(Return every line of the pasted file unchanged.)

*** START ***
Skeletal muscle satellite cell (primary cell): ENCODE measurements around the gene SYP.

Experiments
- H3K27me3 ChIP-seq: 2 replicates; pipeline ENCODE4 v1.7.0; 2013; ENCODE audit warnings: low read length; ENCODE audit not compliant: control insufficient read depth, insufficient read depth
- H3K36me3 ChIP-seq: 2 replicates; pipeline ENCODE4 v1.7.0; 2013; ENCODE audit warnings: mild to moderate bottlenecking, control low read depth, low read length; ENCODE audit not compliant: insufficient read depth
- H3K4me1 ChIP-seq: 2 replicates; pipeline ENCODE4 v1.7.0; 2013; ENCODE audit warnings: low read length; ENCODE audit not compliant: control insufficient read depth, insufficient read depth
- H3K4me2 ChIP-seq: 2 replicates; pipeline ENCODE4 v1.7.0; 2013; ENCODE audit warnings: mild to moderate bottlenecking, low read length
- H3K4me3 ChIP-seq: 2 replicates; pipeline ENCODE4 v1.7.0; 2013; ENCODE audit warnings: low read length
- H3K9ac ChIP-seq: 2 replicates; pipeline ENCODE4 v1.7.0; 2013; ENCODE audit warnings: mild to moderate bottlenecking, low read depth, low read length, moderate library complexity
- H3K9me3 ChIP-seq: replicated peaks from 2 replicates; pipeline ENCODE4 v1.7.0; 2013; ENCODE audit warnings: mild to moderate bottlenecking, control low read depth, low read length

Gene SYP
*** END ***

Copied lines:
Skeletal muscle satellite cell (primary cell): ENCODE measurements around the gene SYP.

Experiments
- H3K27me3 ChIP-seq: 2 replicates; pipeline ENCODE4 v1.7.0; 2013; ENCODE audit warnings: low read length; ENCODE audit not compliant: control insufficient read depth, insufficient read depth
- H3K36me3 ChIP-seq: 2 replicates; pipeline ENCODE4 v1.7.0; 2013; ENCODE audit warnings: mild to moderate bottlenecking, control low read depth, low read length; ENCODE audit not compliant: insufficient read depth
- H3K4me1 ChIP-seq: 2 replicates; pipeline ENCODE4 v1.7.0; 2013; ENCODE audit warnings: low read length; ENCODE audit not compliant: control insufficient read depth, insufficient read depth
- H3K4me2 ChIP-seq: 2 replicates; pipeline ENCODE4 v1.7.0; 2013; ENCODE audit warnings: mild to moderate bottlenecking, low read length
- H3K4me3 ChIP-seq: 2 replicates; pipeline ENCODE4 v1.7.0; 2013; ENCODE audit warnings: low read length
- H3K9ac ChIP-seq: 2 replicates; pipeline ENCODE4 v1.7.0; 2013; ENCODE audit warnings: mild to moderate bottlenecking, low read depth, low read length, moderate library complexity
- H3K9me3 ChIP-seq: replicated peaks from 2 replicates; pipeline ENCODE4 v1.7.0; 2013; ENCODE audit warnings: mild to moderate bottlenecking, control low read depth, low read length

Gene SYP